September 3, 2013 5:48 pm

Rudresh Mahanthappa’s Gamak, Ronnie Scott’s, London – review

The New York-based saxophonist and his band blended Asiatic scales with western grit

Rudresh Mahanthappa’s quartet Gamak meld the scales, microtones and compound time signatures of Asia with the rhythmic grit and deconstructed Americana of downtown New York. Steve Coleman’s mind-boggling intricacies and the sultry raga-based speed-freakery of John McLaughlin’s Shakti are immediate points of reference. But alto saxophonist Mahanthappa’s hard-edged tone and David Fiuczynski’s extraordinary sonic range on twin-necked guitar deliver a much tougher stance and far broader horizons.

For two intense, precisely timed sets, raw riffs and moody themes, quarter-note lines and microtonal ragas came with funky rhythms and pedal-steel whines, sitar-like shimmers and full-metal thrash. Mahanthappa’s compositions dart off at angles, juxtapose genres and juggle tempos in fiendishly complex time. Sensuous Asiatic themes morphed to harsh unison riffs and intricate sax and guitar leads segued into out-of-tempo reveries at the splash of a cymbal.

The rhythm section, with François Moutin on double bass and Dan Weiss on drums, followed every nuance without loss of flow, fuelling both sets with closely controlled, nervous energy. And individually, they produced highlights to match the front line. Moutin, a master of funky counterpoint and swing, organised fleet-fingered runs and double-stop chords into an attention-holding bass feature, and Weiss’s closely controlled press rolls and inner-rim rattles gave a drum solo climax a fresh lick of paint.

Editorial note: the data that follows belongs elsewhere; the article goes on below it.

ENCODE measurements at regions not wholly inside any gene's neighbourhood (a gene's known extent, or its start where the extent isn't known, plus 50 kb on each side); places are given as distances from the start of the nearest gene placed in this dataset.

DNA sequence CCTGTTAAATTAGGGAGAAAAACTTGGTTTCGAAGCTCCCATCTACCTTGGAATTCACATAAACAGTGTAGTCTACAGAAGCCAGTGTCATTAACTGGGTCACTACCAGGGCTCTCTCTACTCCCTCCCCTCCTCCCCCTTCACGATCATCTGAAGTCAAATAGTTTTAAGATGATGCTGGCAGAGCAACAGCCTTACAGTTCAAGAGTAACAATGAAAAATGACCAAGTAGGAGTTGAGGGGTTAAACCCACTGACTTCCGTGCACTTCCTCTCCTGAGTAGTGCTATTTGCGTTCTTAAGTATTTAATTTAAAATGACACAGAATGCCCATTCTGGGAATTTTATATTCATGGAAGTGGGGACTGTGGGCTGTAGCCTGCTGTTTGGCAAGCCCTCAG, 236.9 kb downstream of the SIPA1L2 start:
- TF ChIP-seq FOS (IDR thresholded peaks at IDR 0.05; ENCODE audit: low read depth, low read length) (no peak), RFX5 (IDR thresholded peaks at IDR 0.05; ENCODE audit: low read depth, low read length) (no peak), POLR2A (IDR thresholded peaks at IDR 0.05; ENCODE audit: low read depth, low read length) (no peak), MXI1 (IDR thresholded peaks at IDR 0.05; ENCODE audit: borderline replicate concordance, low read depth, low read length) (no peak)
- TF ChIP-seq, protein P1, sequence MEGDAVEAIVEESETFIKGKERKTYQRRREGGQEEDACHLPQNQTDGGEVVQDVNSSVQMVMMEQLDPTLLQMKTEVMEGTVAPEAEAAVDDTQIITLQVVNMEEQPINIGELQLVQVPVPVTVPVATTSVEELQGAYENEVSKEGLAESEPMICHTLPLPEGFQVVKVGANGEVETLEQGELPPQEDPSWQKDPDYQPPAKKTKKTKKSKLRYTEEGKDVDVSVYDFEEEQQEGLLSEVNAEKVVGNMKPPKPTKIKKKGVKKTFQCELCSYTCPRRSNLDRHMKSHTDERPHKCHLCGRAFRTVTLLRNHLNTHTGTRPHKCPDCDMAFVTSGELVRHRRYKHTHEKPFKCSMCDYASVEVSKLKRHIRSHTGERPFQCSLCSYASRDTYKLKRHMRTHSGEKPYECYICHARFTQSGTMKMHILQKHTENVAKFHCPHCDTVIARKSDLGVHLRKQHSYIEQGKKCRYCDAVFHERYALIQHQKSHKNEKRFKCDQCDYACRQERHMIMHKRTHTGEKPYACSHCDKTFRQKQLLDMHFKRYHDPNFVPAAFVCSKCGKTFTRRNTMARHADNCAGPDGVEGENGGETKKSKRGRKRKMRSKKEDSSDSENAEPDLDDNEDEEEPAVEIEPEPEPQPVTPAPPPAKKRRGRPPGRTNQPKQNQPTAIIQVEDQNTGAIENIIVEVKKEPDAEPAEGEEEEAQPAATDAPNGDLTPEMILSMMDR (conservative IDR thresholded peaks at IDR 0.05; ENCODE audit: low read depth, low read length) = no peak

Mahanthappa hit the ground running with a gritty unaccompanied riff, Fiuczynski added scratchy guitar and Weiss beefed up the beats. Moods changed, there were floaty interludes and then sax and guitar danced jubilantly over the shifting structures of “Waiting is Forbidden”, the lead track of their self-titled CD. The south Indian raga-based “Abhogi” followed – hints of Bollywood, mambo and left-leaning funk switching meter and tempo at will – then “Wrathful Wisdom”, whose origins lie in Tibet. It opened as call to prayer, but soon became more secular in tone.

Other references were closer to Mahanthappa’s New Jersey home. “Lots of Interest” referenced the financial crisis and “Stay I” the remnants of an instruction to “Stay In Lane” on the New Jersey Turnpike. The evening ended with the bucolic and sad “Ballad for Troubled Times”. It’s on the original CD, but here was a beautifully understated and moving dedication to the civilian population of Syria.


rudreshm.com

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